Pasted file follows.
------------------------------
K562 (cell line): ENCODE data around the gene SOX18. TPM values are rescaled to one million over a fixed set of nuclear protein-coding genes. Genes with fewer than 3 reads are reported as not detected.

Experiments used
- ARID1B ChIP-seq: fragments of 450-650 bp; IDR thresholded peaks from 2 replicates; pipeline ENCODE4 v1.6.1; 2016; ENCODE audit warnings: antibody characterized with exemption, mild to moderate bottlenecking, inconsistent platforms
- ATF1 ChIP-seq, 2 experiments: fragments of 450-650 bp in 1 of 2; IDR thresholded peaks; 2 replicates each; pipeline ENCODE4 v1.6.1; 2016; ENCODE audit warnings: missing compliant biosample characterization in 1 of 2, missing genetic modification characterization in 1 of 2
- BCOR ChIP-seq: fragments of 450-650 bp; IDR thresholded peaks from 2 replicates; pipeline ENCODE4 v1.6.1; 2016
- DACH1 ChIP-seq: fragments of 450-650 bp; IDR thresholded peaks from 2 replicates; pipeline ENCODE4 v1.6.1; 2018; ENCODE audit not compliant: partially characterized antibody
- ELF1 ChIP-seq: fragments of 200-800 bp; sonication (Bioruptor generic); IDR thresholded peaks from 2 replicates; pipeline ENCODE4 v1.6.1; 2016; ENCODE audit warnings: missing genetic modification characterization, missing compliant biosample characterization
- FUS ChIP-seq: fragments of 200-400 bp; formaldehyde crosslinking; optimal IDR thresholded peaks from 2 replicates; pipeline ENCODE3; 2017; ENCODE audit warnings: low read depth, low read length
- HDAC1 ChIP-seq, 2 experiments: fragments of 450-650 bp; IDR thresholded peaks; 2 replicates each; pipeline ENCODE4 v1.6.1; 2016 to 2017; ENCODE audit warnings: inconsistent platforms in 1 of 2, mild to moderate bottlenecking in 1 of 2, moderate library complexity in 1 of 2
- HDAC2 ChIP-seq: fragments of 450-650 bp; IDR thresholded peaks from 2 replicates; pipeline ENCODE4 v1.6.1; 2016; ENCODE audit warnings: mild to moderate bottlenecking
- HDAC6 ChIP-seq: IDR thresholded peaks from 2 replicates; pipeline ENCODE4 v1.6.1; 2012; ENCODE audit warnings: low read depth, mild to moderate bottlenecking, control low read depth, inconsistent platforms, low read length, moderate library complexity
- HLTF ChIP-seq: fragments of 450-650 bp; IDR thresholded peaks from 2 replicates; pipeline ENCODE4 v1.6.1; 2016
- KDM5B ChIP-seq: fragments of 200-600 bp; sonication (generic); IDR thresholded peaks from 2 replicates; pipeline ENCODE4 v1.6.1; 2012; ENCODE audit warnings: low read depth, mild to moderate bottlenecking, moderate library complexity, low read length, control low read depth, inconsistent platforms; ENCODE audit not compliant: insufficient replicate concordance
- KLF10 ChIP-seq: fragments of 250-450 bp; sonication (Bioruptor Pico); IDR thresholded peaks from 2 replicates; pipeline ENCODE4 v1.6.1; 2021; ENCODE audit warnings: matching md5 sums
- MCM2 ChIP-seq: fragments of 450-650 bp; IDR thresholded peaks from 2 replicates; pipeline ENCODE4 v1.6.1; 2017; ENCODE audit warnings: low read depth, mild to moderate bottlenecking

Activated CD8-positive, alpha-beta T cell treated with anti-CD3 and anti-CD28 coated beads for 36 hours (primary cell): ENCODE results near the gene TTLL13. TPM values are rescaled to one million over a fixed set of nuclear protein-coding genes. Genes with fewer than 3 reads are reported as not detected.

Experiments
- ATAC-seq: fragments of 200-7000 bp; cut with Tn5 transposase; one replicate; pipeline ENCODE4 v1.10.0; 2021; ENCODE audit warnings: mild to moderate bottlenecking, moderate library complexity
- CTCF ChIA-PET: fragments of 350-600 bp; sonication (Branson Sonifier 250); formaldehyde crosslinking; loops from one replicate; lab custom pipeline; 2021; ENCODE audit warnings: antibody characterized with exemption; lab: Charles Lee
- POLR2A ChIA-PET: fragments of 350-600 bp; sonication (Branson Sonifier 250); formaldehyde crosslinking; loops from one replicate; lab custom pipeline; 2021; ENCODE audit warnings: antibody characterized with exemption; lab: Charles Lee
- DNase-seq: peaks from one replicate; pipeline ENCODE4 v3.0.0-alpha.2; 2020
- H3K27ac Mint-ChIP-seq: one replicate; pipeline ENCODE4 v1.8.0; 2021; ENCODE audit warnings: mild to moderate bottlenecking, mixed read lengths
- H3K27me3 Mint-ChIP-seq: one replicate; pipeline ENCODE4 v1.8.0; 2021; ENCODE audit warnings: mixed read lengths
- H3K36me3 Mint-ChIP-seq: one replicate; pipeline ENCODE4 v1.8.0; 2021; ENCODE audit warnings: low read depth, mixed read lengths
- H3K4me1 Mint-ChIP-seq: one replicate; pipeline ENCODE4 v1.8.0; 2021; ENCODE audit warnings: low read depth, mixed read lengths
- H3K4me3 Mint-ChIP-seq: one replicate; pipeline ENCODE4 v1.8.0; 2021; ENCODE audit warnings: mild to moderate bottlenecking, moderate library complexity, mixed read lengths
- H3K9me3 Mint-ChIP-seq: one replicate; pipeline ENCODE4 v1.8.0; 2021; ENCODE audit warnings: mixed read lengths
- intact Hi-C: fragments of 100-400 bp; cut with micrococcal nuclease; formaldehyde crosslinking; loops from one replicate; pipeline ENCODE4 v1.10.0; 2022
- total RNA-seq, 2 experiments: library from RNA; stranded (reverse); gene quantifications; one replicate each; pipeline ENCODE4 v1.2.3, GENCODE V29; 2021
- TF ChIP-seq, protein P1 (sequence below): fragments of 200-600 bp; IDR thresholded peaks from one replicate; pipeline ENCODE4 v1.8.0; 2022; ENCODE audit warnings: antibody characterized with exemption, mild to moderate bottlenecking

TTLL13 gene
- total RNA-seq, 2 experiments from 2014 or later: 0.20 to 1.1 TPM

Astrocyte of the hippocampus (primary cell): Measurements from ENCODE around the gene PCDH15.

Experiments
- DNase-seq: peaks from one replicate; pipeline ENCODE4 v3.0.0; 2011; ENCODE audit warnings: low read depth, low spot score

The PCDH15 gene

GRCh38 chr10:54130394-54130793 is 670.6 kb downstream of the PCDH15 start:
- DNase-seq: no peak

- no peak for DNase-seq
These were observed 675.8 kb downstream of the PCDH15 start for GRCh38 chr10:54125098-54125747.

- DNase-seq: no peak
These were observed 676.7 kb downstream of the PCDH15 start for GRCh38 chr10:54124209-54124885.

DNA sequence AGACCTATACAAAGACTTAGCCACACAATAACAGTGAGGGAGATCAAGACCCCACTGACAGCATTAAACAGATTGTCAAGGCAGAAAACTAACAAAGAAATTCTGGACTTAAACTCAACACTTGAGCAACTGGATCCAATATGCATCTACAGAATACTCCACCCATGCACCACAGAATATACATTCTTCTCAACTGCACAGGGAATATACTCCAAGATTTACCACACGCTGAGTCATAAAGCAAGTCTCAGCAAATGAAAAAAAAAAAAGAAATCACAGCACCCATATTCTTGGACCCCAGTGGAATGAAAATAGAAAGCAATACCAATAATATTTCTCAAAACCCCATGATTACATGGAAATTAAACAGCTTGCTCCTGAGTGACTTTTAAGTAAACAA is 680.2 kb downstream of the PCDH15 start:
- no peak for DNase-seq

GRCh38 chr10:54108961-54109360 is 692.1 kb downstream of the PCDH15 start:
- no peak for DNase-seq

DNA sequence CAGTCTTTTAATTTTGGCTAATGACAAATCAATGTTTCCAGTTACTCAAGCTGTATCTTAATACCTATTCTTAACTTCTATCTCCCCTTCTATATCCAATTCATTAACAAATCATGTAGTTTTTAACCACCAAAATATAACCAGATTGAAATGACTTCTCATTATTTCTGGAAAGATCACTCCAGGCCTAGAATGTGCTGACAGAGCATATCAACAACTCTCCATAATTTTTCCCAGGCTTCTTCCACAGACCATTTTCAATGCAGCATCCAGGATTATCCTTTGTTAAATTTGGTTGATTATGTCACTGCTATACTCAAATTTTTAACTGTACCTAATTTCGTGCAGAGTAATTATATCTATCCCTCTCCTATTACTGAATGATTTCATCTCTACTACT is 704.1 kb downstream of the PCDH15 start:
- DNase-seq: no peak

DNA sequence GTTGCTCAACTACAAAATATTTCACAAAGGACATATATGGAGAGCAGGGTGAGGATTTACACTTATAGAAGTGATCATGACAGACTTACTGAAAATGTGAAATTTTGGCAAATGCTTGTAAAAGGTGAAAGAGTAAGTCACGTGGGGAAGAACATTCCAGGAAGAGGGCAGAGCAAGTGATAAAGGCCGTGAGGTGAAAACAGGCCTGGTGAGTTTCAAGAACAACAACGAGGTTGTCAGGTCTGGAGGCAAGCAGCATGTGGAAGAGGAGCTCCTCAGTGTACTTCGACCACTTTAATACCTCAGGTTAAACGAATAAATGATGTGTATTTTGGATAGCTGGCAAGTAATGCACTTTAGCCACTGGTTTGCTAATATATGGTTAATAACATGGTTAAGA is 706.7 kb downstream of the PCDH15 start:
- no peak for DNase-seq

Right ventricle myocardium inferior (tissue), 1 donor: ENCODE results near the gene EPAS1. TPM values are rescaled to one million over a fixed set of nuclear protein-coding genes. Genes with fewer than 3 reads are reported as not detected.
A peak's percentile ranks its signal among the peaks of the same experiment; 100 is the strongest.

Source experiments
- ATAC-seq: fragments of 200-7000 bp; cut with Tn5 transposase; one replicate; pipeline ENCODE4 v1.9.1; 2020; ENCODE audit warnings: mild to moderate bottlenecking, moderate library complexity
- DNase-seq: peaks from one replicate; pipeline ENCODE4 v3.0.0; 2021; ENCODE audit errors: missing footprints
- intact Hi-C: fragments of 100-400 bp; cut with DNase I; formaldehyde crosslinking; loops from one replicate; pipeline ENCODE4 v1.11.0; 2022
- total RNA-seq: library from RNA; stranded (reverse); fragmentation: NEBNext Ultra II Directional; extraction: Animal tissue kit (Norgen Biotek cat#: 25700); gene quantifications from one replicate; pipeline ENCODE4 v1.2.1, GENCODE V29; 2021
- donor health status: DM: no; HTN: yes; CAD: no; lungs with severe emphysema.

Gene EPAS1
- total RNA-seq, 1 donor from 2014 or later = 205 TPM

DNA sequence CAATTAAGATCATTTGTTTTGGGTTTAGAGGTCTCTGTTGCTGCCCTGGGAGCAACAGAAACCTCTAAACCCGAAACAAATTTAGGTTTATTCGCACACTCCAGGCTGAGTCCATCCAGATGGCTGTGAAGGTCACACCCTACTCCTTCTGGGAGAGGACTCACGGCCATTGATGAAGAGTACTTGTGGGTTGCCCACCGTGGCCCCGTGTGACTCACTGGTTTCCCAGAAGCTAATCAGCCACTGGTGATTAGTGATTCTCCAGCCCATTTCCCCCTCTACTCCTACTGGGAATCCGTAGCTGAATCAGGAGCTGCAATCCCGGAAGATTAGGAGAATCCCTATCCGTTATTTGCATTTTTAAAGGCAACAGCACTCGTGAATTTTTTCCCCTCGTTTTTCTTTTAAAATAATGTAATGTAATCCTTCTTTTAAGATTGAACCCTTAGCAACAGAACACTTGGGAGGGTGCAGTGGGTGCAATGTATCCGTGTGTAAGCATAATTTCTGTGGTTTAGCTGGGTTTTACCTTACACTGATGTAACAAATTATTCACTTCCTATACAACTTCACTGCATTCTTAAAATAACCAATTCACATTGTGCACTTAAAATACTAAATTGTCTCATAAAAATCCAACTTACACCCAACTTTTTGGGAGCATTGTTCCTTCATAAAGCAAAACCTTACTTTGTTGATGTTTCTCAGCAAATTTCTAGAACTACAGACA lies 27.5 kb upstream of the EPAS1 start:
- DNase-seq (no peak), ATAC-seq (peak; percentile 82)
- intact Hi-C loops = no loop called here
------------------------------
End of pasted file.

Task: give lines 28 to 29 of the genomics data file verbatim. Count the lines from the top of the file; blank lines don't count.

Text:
- intact Hi-C: fragments of 100-400 bp; cut with micrococcal nuclease; formaldehyde crosslinking; loops from one replicate; pipeline ENCODE4 v1.10.0; 2022
- total RNA-seq, 2 experiments: library from RNA; stranded (reverse); gene quantifications; one replicate each; pipeline ENCODE4 v1.2.3, GENCODE V29; 2021